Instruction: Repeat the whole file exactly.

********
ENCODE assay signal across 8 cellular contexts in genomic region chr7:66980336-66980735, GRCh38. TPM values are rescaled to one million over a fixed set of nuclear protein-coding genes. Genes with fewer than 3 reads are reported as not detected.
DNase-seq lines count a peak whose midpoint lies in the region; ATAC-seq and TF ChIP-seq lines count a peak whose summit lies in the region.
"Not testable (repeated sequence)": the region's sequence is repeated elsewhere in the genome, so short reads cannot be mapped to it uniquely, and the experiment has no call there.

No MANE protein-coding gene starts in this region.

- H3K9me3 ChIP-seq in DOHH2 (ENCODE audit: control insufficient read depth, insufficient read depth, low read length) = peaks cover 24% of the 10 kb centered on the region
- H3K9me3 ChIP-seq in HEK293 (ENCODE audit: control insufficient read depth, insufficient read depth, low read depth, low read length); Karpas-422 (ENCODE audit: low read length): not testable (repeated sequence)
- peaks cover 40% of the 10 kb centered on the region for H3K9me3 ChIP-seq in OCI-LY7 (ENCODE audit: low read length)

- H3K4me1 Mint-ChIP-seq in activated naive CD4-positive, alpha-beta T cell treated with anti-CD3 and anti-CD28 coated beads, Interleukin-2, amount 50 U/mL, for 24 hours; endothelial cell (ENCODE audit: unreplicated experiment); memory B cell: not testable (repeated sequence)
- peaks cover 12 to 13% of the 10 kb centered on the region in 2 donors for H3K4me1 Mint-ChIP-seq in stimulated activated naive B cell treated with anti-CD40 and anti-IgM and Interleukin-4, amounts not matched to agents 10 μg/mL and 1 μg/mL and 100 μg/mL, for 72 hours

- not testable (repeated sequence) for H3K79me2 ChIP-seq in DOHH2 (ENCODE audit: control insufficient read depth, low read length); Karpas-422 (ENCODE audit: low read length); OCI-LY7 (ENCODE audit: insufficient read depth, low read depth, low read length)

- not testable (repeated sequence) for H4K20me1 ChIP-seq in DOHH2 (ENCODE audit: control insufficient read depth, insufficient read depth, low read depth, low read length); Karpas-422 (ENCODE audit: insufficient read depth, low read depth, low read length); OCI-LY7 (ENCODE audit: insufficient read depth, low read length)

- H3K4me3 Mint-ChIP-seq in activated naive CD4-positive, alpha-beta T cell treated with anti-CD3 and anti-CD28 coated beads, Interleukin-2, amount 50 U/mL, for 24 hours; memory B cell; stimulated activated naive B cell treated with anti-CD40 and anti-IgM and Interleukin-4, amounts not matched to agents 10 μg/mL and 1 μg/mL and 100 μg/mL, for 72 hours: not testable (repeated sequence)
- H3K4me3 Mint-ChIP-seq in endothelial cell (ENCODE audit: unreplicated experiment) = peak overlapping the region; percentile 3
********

ENCODE assay signal across 8 cellular contexts in genomic region chr7:66980336-66980735, GRCh38. TPM values are rescaled to one million over a fixed set of nuclear protein-coding genes. Genes with fewer than 3 reads are reported as not detected.
DNase-seq lines count a peak whose midpoint lies in the region; ATAC-seq and TF ChIP-seq lines count a peak whose summit lies in the region.
"Not testable (repeated sequence)": the region's sequence is repeated elsewhere in the genome, so short reads cannot be mapped to it uniquely, and the experiment has no call there.

No MANE protein-coding gene starts in this region.

- H3K9me3 ChIP-seq in DOHH2 (ENCODE audit: control insufficient read depth, insufficient read depth, low read length) = peaks cover 24% of the 10 kb centered on the region
- H3K9me3 ChIP-seq in HEK293 (ENCODE audit: control insufficient read depth, insufficient read depth, low read depth, low read length); Karpas-422 (ENCODE audit: low read length): not testable (repeated sequence)
- peaks cover 40% of the 10 kb centered on the region for H3K9me3 ChIP-seq in OCI-LY7 (ENCODE audit: low read length)

- H3K4me1 Mint-ChIP-seq in activated naive CD4-positive, alpha-beta T cell treated with anti-CD3 and anti-CD28 coated beads, Interleukin-2, amount 50 U/mL, for 24 hours; endothelial cell (ENCODE audit: unreplicated experiment); memory B cell: not testable (repeated sequence)
- peaks cover 12 to 13% of the 10 kb centered on the region in 2 donors for H3K4me1 Mint-ChIP-seq in stimulated activated naive B cell treated with anti-CD40 and anti-IgM and Interleukin-4, amounts not matched to agents 10 μg/mL and 1 μg/mL and 100 μg/mL, for 72 hours

- not testable (repeated sequence) for H3K79me2 ChIP-seq in DOHH2 (ENCODE audit: control insufficient read depth, low read length); Karpas-422 (ENCODE audit: low read length); OCI-LY7 (ENCODE audit: insufficient read depth, low read depth, low read length)

- not testable (repeated sequence) for H4K20me1 ChIP-seq in DOHH2 (ENCODE audit: control insufficient read depth, insufficient read depth, low read depth, low read length); Karpas-422 (ENCODE audit: insufficient read depth, low read depth, low read length); OCI-LY7 (ENCODE audit: insufficient read depth, low read length)

- H3K4me3 Mint-ChIP-seq in activated naive CD4-positive, alpha-beta T cell treated with anti-CD3 and anti-CD28 coated beads, Interleukin-2, amount 50 U/mL, for 24 hours; memory B cell; stimulated activated naive B cell treated with anti-CD40 and anti-IgM and Interleukin-4, amounts not matched to agents 10 μg/mL and 1 μg/mL and 100 μg/mL, for 72 hours: not testable (repeated sequence)
- H3K4me3 Mint-ChIP-seq in endothelial cell (ENCODE audit: unreplicated experiment) = peak overlapping the region; percentile 3